On February 7, the Australian government rolled out its national blockchain tech development strategy after nearly twelve months of groundwork. A long-anticipated national blockchain and distributed ledger technologies (DLTs) strategy finally launched this month, and it is concentrating on the business prospects the disruptive revolution is presenting to sectors ranging from finance to wine.
In March 2019, the two government bodies Ministry of Industry, Science and Technology (MIST) and the Ministry of Commerce, Tourism and Investment proclaimed the nationwide blockchain tech roadmap.
The head of MIST, Karen Andrews, disclosed the 5-year strategic plan will create the union of supervisory bodies, corporations and explorers' efforts related to the issue. The minister further unveiled the potential of blockchain and DLT to reinforce sales opportunities, that enable national producers to track their product, especially in case of wine export merchandises and labeling. Certainly, DLT must give the source of wine product as well as reduce the costs.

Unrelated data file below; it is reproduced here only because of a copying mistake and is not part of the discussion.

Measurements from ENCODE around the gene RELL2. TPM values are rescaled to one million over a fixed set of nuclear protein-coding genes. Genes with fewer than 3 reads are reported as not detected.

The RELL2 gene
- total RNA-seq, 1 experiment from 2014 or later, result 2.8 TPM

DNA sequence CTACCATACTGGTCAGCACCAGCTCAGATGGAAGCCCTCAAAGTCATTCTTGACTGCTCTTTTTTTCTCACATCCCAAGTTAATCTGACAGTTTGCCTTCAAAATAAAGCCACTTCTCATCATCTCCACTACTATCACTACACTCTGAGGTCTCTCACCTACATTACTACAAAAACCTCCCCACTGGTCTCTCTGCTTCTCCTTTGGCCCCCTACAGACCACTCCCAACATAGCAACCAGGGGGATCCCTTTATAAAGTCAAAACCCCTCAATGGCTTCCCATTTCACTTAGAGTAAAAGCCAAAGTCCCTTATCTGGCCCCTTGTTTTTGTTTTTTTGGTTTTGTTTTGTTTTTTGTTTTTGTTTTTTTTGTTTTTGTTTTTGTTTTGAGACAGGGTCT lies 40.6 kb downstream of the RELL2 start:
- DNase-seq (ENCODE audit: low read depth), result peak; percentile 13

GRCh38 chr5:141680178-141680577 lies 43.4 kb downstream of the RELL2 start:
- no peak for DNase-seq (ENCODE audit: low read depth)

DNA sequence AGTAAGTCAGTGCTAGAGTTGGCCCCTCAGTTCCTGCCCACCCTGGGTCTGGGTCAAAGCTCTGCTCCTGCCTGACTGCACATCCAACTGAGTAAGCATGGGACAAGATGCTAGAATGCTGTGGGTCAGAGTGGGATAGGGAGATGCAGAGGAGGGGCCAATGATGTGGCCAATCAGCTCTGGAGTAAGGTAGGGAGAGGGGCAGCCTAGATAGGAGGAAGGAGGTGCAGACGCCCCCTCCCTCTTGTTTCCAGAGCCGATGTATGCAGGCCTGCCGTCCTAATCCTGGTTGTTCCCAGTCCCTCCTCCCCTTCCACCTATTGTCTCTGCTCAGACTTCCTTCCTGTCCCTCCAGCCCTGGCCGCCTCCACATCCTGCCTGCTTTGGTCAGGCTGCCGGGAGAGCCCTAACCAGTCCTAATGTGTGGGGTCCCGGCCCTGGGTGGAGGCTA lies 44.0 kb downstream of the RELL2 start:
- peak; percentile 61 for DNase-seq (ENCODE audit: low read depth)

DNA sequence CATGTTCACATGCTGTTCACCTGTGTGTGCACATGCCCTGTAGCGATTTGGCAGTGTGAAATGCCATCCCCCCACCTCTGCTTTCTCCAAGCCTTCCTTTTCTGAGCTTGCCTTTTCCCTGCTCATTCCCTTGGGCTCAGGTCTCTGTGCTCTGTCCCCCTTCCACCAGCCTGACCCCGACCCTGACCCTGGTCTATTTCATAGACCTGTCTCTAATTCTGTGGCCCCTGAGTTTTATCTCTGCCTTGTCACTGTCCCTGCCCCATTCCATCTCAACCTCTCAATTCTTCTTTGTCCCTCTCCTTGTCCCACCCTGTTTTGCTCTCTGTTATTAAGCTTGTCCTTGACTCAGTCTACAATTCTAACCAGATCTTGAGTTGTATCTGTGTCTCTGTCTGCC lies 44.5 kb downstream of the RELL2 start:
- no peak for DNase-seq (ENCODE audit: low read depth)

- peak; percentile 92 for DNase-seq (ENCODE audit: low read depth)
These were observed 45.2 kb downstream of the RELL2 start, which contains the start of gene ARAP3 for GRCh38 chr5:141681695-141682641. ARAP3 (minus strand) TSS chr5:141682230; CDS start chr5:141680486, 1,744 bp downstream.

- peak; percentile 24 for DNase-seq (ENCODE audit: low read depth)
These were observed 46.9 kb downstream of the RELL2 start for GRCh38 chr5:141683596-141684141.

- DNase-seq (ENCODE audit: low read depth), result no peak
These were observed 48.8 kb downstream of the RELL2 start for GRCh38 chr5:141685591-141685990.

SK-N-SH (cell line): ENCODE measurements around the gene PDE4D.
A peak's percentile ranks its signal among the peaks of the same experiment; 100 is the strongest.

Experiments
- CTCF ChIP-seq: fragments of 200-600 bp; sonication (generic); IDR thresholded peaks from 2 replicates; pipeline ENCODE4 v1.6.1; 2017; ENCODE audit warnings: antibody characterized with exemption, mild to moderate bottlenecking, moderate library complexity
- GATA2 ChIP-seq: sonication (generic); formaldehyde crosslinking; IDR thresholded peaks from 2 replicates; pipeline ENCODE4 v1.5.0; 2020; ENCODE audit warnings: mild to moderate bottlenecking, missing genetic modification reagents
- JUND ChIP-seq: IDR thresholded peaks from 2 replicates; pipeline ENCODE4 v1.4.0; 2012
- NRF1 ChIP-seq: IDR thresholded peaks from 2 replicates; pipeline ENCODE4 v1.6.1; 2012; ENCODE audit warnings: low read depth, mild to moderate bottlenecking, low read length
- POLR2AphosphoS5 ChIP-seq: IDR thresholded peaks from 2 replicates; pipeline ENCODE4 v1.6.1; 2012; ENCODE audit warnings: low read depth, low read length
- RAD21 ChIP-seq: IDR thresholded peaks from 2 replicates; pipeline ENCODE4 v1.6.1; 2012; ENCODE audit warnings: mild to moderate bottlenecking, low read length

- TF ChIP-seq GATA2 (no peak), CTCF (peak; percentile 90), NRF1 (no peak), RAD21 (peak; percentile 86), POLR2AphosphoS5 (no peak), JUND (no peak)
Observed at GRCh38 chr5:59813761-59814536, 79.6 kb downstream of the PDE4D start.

The wine industry is one of the country's most fruitful sectors. And wine products are doing well on the world market and contribute much to the growth of the economy. The nation boasts, actually, o'er 2,500 exporters that dispatch their wine merchandise to more than 120 destinations across the sphere.
On the other hand, it seems that the Australian government hasn’t yet apportioned funds for the roadmap to be put into practice.
As told last year in March, former blockchain ventures by the regime, headed by Prime Minister Scott Morrison. They granted around $500,000 to the nation's Digital Transformation Agency for the period 2018-19, to discover the advantages of applying the blockchain and DLT for administration outflows and $350,000 to Standards Australia to support the growth and improvement of global DLT canons and grades.
Also, the paper proposes beginning complete economic modelling on the wine export product and labelling and actually how DLT could be used to this. The finance and banking industry will also be an important area of emphasis, with the strategy proposing "know-your-customer (KYC)" blockchains could be developed so that banking institutions plus financial technologies could easily identify new clients minus them having to give countless points of identification and proof of identity.